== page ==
The second instalment of the new BBC Mapp and Lucia lived up completely to the promise of the first, and went even a little further. Perhaps the most pleasing aspect of this adaptation (and I say perhaps because there are some pretty fabulous hats which lay claim to that title) is how unashamed it is of adapting the book. The first episode shrugged off the Riseholme fete to streamline the plot, and this one merged characters and even imported a narrative from another novel. The guru plotline was lifted from Queen Lucia (which takes place entirely in Riseholme, and doesn’t involve Elizabeth Mapp or any of the Tilling characters), and brought with it Daisy Quantock’s health crazes and spiritual faddism, which were grafted onto Diva Plaistow’s character.
This made for a rather funnier entanglement as to the visitor and who should be allowed to “run” him, since he arrived at Diva’s house in answer to her letter to the Hindu Society, but of course thought Elizabeth was the lady of the house, and was subsequently scrobbled over to Mallards by Lucia, who offered him the elegant grounds and secret garden which actually belong to Elizabeth (for now…) This allowed for lots of satirical play on the notion of “sending”, in which the guru’s assertions that he was simply “sent” by the Guides crossed with Diva’s insistence that she had “sent off” for him like an item in a catalogue.
This narrative strand was itself sharpened up, though a story of middle-class English people fawning patronisingly over an Indian mystic has as satirical a bite now as it did in the 1930s. Instead of the guru’s cooking skills being discovered by accident when Robert Quantock was dyspeptic, they were slipped totally unremarked into his arrival at Elizabeth’s household. None of the characters seemed to find it surprising that Mapp should expect her spiritual teacher to also make curries for her, though of course when they discovered he was a curry chef from London they all assumed he could not have had a spiritual life after all. It felt like a pretty sharp glance at British attitudes to multiculturalism and immigration, which so often regard other cultures as there to provide “exotic” foods and “teach us so much” about how poverty is spiritually ennobling. The chops and splices in the narrative made this a much more direct and snarky plot.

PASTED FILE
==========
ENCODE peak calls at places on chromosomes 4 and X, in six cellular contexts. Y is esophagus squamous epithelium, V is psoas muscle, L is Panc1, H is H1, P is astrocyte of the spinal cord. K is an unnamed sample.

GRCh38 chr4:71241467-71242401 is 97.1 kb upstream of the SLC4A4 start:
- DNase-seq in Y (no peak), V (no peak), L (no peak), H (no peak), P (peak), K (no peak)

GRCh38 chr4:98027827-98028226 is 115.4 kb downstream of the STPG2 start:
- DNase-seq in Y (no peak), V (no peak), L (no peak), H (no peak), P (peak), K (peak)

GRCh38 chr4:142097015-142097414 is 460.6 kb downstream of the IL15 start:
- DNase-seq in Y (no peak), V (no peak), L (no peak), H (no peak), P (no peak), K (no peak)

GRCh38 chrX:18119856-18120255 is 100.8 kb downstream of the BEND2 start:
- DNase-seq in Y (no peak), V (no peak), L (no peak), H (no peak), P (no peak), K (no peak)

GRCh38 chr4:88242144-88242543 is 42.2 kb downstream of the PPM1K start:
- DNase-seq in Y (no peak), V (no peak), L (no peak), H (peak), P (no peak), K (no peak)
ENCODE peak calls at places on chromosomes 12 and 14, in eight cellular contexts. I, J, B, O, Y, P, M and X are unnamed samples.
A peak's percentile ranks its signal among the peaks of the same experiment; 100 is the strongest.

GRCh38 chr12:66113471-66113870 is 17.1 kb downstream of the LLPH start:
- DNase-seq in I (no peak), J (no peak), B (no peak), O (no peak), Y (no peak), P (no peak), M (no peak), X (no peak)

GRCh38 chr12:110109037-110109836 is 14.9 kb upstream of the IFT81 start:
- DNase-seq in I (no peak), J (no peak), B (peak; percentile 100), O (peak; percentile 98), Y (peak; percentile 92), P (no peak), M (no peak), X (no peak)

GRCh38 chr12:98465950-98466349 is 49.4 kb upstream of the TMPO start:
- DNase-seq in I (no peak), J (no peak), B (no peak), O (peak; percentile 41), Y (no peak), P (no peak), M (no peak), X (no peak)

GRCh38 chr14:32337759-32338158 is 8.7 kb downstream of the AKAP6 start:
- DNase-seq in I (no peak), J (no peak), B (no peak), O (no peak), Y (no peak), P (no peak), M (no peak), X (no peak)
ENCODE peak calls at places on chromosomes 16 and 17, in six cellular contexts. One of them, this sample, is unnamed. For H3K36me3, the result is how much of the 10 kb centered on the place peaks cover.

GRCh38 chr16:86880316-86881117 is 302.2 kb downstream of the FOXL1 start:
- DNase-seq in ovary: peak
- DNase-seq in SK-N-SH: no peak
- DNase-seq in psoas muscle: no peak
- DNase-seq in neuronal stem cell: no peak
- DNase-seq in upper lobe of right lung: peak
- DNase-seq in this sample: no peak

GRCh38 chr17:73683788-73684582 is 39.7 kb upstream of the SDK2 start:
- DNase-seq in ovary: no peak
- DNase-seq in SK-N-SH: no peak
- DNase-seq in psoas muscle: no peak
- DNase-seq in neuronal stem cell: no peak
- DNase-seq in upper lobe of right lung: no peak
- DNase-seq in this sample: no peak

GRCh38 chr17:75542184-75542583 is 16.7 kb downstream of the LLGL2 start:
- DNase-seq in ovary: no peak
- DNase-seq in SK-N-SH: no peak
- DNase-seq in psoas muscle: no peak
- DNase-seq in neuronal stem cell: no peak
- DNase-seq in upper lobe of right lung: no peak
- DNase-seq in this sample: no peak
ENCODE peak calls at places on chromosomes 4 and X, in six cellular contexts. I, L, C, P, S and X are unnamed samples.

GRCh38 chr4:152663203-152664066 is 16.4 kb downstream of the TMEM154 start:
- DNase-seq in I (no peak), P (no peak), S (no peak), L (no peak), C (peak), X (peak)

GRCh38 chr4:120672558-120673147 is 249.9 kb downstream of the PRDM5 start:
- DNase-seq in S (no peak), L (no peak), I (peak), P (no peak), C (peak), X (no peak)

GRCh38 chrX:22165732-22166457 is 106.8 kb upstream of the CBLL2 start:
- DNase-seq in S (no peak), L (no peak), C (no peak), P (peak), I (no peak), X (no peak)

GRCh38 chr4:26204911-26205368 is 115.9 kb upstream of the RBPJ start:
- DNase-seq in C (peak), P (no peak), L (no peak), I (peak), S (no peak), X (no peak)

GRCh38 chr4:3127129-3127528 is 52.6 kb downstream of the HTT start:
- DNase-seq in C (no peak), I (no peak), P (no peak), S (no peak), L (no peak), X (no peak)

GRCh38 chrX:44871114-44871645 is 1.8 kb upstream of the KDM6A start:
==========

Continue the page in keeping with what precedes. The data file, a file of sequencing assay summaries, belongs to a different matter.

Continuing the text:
Steve Pemberton’s script is superb, which does make it slightly surprising that his reading of Georgie Pillson is so one-note. However, his interplay with Nicholas Woodeson’s Algernon Wyse is terribly enjoyable, slightly implying that Pillson finds Wyse a bit off-puttingly camp. After too much of the sinister “local” touch in Major Benjy’s first scene telling the tiger story, Mark Gatiss’ Major became rather charming, and formed an unlikely bond with Georgie. I don’t think there’s much of that in the book, blokey male solidarity not being a long suit of E.F. Benson’s writing, but it’s an interesting development and added a touch of warmth to them both at the end. I want a whole series just about Gemma Whelan’s Irene Cole, which is proof that she’s doing the part right – I think you’re always meant to hanker after more Quaint Irene than you ever quite get.
I don’t know how the last episode will bring things all together, though surely either the Contessa di Faraglione or Olga Bracely must enter soon, to break up the brittle detente which has been so recently achieved in Tilling…